THE EMPTY KINGDOM

THE MARK OF SOLOMON, BOOK TWO

Wein’s precise and powerful prose brings the tale she began in Lion Hunter (2007) to a fitting close. These two titles are also part of an extraordinary series that marries the Arthurian legend in Britain to ancient Aksum (Ethiopia) and Himyar (Yemen). Telemakos is captive to Abreha, ruler of Himyar, as is his small sister Athena. Although only about 14, Telemakos is deeply gifted as a spy, a tracker, a student of the heavens and a trainer of both dog and lion. Abreha keeps him from Athena, even though she is wild and uncontrollable without Telemakos. In the wary dance that Telemakos and Abreha perform, there are wheels within wheels, secrets and lies, but Telemakos is the grandson of Artos of Britain and by the thrilling conclusion comes into his own. Wein’s evocation of the desert, of the memory of torture, of the forged bond between a possibly autistic child and her older sibling and of Telemakos’s fierce intelligence and cunning, make this extremely riveting. (Fiction. 12+)

Pub Date: April 1, 2008

ISBN: 978-0-670-06273-7

Page Count: 208

Publisher: Viking

Review Posted Online: May 20, 2010

Kirkus Reviews Issue: March 1, 2008

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A bone-chilling tale not to be ignored by the universe.

PRISONER B-3087

If Anne Frank had been a boy, this is the story her male counterpart might have told. At least, the very beginning of this historical novel reads as such.

It is 1939, and Yanek Gruener is a 10-year old Jew in Kraków when the Nazis invade Poland. His family is forced to live with multiple other families in a tiny apartment as his beloved neighborhood of Podgórze changes from haven to ghetto in a matter of weeks. Readers will be quickly drawn into this first-person account of dwindling freedoms, daily humiliations and heart-wrenching separations from loved ones. Yet as the story darkens, it begs the age-old question of when and how to introduce children to the extremes of human brutality. Based on the true story of the life of Jack Gruener, who remarkably survived not just one, but 10 different concentration camps, this is an extraordinary, memorable and hopeful saga told in unflinching prose. While Gratz’s words and early images are geared for young people, and are less gory than some accounts, Yanek’s later experiences bear a closer resemblance to Elie Wiesel’s Night than more middle-grade offerings, such as Lois Lowry’s Number the Stars. It may well support classroom work with adult review first.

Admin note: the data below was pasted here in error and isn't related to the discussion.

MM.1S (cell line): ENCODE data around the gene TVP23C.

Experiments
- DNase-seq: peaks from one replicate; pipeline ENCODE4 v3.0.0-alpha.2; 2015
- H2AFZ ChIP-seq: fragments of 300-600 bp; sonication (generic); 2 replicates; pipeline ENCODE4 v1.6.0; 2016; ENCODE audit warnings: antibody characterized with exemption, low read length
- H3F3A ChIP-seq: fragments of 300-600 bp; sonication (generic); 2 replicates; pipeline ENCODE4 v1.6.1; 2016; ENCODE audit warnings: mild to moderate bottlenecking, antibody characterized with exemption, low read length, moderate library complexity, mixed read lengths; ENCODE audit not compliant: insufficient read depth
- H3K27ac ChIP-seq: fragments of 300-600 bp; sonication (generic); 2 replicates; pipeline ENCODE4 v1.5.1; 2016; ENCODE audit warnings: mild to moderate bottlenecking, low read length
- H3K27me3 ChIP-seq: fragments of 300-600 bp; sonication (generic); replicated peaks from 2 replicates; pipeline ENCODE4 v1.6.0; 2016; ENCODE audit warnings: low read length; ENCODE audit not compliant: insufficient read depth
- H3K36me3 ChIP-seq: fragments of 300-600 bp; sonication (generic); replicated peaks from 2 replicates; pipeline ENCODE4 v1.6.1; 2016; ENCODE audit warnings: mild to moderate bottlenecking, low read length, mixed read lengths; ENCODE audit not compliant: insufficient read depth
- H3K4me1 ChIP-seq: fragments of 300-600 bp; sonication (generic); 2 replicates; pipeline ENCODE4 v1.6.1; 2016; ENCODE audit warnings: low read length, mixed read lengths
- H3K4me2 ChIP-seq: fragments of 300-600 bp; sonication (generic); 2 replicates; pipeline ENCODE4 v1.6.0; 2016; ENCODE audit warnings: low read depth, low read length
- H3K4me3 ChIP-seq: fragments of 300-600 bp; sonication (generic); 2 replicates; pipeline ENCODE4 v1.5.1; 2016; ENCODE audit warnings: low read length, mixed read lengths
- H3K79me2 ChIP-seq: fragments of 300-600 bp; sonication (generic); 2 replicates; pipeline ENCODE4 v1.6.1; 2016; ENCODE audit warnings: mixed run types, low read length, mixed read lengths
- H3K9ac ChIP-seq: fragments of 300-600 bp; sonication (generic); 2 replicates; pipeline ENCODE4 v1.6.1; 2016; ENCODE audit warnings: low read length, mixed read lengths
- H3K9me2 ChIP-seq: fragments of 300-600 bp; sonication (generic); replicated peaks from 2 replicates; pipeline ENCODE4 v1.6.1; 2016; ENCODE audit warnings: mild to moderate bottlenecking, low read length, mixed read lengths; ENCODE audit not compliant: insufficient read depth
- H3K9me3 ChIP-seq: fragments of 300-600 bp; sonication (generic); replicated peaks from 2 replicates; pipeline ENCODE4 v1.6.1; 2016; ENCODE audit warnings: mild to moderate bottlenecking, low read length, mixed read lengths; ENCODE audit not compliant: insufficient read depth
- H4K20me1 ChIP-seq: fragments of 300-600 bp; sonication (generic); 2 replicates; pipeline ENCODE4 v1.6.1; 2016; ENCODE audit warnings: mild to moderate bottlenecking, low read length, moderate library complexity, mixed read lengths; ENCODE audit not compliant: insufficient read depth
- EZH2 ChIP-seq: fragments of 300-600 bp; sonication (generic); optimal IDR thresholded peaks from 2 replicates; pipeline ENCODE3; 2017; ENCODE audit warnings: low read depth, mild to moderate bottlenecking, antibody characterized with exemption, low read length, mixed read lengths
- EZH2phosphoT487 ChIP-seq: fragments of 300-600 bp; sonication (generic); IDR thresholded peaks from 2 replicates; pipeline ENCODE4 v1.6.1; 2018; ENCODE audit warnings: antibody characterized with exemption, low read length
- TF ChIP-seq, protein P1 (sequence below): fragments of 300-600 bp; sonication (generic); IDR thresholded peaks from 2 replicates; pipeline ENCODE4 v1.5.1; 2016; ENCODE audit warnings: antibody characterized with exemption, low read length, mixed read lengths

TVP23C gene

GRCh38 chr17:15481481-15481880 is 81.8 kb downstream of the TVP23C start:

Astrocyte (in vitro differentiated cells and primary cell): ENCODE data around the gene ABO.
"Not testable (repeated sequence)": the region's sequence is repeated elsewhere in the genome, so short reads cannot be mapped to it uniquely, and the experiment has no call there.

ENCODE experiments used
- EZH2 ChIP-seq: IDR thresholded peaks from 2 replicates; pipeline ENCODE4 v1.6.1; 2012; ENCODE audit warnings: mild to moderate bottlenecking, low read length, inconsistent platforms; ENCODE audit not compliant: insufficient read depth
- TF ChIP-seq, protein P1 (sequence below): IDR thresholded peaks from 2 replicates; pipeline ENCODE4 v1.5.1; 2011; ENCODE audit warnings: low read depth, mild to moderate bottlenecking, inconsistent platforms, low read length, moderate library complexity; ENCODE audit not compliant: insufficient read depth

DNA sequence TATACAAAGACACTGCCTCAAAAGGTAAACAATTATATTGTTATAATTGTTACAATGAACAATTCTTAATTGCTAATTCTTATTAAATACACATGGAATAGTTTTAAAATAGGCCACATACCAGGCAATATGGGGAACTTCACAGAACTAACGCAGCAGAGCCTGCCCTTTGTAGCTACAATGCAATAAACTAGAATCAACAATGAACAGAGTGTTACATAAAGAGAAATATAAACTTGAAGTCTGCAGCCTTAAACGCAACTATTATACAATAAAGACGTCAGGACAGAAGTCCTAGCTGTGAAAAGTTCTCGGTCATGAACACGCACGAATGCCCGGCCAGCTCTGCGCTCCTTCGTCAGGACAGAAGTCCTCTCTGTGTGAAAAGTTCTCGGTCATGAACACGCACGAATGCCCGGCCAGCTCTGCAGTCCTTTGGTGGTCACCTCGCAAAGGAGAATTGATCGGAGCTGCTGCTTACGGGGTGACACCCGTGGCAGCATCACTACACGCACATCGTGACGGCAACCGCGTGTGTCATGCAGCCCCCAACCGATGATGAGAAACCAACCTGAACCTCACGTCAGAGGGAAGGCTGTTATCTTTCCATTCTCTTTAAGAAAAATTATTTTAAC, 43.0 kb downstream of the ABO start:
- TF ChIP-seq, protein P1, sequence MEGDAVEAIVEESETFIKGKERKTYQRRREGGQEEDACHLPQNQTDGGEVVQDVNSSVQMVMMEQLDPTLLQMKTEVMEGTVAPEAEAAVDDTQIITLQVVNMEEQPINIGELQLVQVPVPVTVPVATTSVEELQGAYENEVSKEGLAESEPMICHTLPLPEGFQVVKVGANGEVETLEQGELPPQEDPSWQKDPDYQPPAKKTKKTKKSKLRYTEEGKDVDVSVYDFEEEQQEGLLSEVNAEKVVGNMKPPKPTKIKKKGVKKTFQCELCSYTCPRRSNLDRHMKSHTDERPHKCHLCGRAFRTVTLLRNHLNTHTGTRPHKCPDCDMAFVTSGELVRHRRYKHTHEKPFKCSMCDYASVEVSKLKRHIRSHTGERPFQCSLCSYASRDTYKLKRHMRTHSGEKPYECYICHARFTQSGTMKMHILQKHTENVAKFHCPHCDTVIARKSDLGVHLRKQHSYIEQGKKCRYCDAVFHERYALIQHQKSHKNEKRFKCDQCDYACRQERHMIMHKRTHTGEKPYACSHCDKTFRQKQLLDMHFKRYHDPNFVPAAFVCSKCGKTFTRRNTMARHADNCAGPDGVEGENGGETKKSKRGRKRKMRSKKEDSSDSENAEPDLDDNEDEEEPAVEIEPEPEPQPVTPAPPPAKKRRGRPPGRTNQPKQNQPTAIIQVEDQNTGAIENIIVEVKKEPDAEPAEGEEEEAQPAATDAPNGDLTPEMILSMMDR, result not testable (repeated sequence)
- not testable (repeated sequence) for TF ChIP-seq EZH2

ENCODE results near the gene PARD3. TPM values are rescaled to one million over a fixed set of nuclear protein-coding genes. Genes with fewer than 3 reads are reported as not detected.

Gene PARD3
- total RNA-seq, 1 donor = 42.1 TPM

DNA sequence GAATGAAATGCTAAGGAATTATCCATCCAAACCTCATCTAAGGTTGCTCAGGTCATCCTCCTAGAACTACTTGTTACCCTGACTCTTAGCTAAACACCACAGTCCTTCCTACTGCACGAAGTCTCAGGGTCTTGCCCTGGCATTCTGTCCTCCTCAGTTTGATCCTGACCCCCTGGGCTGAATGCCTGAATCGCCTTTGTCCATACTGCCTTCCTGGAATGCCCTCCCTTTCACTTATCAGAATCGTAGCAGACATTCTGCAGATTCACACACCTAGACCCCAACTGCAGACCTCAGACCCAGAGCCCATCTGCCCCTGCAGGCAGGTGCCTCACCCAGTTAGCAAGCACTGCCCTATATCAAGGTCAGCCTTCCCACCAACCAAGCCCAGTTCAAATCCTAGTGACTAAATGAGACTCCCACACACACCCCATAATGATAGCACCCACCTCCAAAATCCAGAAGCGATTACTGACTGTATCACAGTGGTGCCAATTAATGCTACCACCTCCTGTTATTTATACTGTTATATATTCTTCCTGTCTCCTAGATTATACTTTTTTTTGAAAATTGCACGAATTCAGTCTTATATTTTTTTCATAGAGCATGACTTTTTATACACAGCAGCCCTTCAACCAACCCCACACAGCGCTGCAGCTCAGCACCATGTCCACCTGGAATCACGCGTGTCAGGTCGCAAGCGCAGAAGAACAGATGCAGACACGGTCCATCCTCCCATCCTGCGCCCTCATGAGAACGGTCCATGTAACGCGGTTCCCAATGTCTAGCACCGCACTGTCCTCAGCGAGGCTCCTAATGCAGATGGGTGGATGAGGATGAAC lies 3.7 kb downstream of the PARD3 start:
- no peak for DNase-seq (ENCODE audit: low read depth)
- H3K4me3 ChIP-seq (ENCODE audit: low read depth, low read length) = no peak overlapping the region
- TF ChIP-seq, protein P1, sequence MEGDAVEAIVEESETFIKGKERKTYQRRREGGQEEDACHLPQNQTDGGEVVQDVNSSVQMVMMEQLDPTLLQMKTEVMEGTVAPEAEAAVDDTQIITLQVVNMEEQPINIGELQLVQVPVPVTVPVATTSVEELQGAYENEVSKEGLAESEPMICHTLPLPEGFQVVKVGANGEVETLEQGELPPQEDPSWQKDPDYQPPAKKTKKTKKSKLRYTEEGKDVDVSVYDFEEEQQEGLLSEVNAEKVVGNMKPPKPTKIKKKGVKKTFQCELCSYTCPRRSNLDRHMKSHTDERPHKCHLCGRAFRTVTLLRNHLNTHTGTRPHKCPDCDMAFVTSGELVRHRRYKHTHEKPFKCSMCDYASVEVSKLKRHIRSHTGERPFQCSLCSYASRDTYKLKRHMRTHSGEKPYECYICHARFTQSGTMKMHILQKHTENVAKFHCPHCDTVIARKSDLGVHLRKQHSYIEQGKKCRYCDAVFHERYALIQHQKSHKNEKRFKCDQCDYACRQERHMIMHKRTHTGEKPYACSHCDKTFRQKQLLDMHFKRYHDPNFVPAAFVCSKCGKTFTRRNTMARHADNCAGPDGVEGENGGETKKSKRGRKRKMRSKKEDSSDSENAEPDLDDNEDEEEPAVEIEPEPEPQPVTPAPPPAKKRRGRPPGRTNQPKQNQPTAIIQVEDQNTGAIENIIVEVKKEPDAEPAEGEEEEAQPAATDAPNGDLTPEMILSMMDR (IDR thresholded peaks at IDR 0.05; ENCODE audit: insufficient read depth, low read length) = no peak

A bone-chilling tale not to be ignored by the universe. (Historical fiction. 12 & up)

Pub Date: March 1, 2013

ISBN: 978-0-545-45901-3

Page Count: 272

Publisher: Scholastic

Review Posted Online: Dec. 26, 2012

Kirkus Reviews Issue: Jan. 15, 2013

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  • Coretta Scott King Book Award Winner

DAY OF TEARS

A NOVEL IN DIALOGUE

On a day when rain came down “hard as sorrow,” George Weems sets out to sell more slaves at one time than anyone ever had. Pierce Butler must sell off hundreds of slaves to cover gambling debts and 12-year-old Emma is one of his victims. Named after Lester’s grandmother, whose mother was a slave, Emma is part of a large cast of characters—slaves, owners, businessmen and abolitionists—who tell their own stories, in their own voices. Interludes occasionally have characters return in old age to reflect on their lives since the auction, a brilliant technique that demonstrates, in some characters, the persistence of racist belief. Other, good-hearted, characters, white and black, act towards each other with respect and dignity and affirm the possibilities of conscience and common humanity even in the worst of times. This important novel, based on an actual slave auction in 1859, begs to be performed, though teachers and performers may be hesitant to utter the racist language of the day. Powerful theater and one of Lester’s finest works. (cast of characters, author’s note) (Fiction. 12+)

Pub Date: April 1, 2005

ISBN: 0-7868-0490-4

Page Count: 192

Publisher: Hyperion

Review Posted Online: May 20, 2010

Kirkus Reviews Issue: March 1, 2005

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